It’s a very complicated system that seems so very very simple to us parents because our focus is on one child. For us, who cares what system is in place. Just give our child someone to learn to be social with!
If only it was that simpleHidden benefit
For me, my son comes first. Both of my boys do and always will. However, a big part of me looks globally, to all people, especially those with Autism.
And to me, integration at a very young age has a much more wide spread benefit and it’s not to our children with Autism. It’s to those children that are being introduced to them. That are being encouraged to be patient with them, to help them and support them.
When I see one or two children my son’s age say hello to him, when I see them take their time and wait for him… when they help him with something he struggles with, to me… that’s global progress. Not just my son, not just those children but for all people.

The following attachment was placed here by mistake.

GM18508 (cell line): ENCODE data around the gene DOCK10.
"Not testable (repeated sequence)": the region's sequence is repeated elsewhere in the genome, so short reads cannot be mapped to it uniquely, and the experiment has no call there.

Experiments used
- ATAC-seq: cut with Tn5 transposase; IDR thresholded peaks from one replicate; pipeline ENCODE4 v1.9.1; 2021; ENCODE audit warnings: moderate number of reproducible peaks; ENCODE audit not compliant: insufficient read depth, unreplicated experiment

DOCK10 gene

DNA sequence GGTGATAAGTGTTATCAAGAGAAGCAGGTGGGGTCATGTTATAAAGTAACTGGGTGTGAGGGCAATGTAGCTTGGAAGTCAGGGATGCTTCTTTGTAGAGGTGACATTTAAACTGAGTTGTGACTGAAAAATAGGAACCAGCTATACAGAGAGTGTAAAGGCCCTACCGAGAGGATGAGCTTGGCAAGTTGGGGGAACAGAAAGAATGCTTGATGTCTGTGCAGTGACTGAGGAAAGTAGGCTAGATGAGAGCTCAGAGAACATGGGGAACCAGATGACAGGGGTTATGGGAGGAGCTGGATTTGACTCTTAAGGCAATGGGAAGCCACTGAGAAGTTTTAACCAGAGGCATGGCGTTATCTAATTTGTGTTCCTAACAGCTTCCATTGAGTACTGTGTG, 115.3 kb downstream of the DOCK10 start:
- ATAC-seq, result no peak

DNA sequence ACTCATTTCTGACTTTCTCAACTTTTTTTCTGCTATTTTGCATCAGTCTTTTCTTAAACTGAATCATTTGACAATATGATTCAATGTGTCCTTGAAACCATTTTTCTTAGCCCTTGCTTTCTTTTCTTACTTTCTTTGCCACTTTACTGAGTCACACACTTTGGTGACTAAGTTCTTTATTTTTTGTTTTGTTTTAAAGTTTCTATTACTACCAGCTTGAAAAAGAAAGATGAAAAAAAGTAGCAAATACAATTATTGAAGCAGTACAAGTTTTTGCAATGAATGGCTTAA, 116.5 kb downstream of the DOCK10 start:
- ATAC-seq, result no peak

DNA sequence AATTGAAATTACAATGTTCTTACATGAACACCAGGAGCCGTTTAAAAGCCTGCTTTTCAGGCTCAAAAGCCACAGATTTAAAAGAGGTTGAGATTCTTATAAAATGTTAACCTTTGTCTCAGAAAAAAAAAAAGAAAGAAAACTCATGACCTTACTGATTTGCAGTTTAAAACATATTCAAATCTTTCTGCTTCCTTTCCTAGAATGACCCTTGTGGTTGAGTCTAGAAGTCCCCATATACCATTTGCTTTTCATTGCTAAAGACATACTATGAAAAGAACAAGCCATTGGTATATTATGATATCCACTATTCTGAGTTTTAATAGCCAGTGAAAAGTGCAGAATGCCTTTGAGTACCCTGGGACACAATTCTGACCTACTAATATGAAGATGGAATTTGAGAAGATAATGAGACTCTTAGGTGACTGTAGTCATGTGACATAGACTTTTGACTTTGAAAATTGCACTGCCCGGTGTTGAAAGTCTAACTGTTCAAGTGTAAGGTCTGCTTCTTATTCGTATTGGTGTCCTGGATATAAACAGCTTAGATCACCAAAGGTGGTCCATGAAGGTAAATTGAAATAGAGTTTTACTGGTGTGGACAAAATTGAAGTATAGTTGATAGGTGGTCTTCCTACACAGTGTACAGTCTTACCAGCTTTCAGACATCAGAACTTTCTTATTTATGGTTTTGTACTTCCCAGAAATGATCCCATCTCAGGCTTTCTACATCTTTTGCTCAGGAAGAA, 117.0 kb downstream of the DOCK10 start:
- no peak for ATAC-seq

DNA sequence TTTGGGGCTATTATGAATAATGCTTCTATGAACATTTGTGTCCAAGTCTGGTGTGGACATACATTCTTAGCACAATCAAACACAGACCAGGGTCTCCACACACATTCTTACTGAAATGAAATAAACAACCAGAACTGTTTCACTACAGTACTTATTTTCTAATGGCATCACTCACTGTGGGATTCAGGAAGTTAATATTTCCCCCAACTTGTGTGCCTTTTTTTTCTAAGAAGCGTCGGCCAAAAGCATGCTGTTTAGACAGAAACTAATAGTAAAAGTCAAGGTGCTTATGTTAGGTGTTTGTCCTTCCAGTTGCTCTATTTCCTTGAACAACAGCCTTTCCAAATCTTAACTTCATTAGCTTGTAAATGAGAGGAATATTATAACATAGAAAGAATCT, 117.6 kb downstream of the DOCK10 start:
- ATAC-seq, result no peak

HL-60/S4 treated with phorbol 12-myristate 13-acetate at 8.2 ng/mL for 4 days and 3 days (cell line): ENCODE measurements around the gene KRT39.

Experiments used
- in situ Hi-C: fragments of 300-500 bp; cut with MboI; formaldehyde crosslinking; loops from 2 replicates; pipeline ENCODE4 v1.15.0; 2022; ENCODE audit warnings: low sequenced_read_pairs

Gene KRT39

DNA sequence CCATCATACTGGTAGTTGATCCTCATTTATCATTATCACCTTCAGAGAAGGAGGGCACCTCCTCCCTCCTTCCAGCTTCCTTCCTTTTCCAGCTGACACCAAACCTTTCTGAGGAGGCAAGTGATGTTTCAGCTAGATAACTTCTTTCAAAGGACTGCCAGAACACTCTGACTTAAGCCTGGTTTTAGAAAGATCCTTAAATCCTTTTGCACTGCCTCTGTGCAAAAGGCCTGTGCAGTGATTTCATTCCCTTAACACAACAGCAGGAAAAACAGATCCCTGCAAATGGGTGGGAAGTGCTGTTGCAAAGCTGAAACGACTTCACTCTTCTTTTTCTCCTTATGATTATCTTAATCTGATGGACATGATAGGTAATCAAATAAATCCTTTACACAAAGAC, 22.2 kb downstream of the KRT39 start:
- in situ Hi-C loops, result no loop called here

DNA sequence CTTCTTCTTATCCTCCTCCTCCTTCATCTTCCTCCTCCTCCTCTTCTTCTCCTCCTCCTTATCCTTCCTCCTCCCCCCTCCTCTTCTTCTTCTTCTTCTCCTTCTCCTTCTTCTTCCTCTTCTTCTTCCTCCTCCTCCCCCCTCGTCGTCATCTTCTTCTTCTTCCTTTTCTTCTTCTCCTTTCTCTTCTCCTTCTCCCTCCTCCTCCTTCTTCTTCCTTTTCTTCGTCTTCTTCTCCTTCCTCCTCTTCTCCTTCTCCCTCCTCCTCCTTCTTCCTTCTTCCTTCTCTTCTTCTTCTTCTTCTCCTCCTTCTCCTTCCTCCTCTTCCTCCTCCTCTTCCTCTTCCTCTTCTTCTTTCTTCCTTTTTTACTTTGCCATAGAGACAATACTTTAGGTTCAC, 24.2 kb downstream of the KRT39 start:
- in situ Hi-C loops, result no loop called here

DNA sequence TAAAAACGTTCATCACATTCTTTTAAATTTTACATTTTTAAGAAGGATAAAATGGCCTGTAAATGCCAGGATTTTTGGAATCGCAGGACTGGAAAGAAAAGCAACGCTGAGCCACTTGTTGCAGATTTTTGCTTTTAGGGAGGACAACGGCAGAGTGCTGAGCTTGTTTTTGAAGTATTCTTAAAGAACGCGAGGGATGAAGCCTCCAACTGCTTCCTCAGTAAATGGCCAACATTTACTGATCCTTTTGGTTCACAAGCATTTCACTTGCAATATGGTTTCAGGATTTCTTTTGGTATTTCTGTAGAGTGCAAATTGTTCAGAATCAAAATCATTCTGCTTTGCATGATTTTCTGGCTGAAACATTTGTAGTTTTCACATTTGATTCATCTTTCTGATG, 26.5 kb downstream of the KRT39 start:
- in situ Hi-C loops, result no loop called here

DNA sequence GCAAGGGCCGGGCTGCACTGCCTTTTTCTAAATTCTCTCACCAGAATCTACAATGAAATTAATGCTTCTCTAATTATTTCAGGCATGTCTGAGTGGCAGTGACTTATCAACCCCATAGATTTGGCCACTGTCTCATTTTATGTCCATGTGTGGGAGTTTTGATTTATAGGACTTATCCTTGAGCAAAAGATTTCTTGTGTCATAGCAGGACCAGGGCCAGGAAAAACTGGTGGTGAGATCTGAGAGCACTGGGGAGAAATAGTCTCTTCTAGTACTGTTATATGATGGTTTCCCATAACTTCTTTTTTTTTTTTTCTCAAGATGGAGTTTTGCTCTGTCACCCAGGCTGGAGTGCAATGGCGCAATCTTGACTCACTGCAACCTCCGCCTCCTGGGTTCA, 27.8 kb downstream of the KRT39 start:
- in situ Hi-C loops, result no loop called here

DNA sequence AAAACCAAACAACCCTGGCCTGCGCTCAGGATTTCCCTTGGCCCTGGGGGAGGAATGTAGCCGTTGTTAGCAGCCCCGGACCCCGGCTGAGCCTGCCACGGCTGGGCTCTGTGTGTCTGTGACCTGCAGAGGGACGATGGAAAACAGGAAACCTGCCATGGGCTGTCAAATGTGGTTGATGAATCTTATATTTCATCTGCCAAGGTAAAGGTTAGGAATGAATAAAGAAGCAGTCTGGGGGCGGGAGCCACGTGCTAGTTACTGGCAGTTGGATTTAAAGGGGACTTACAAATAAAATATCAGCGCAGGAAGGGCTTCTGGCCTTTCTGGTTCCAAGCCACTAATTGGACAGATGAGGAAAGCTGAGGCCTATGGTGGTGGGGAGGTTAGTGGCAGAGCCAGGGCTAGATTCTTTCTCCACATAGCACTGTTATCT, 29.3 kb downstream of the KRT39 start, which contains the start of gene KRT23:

That’s where acceptance is most powerful… in our youth. If we can have a 5 year old helping a 5 year old, as they get older, it will never even occur to them to think of someone different as weird, bizarre or a freak. The reactions and instincts of their peers and even their own parents before them will have no bearing on these children as they will have grown up with a sense of understanding and acceptance that will dominate any pre-existing notions.
Why is integration needed? Well, it helps my child with Autism learn to be social, learn to communicate effectively and learn to live an independent life along side those that he may never understand but that’s just one benefit to one person.
More so than that, and even more importantly than that, on a much wider scale, it allows his peers to accept him for who he is and to help him when he needs it, rather than to judge or ridicule him.
My son has a great support system. He has so many great people helping him and it comforts me. But it’s when I see one child helping another… that’s when I know my son will be alright.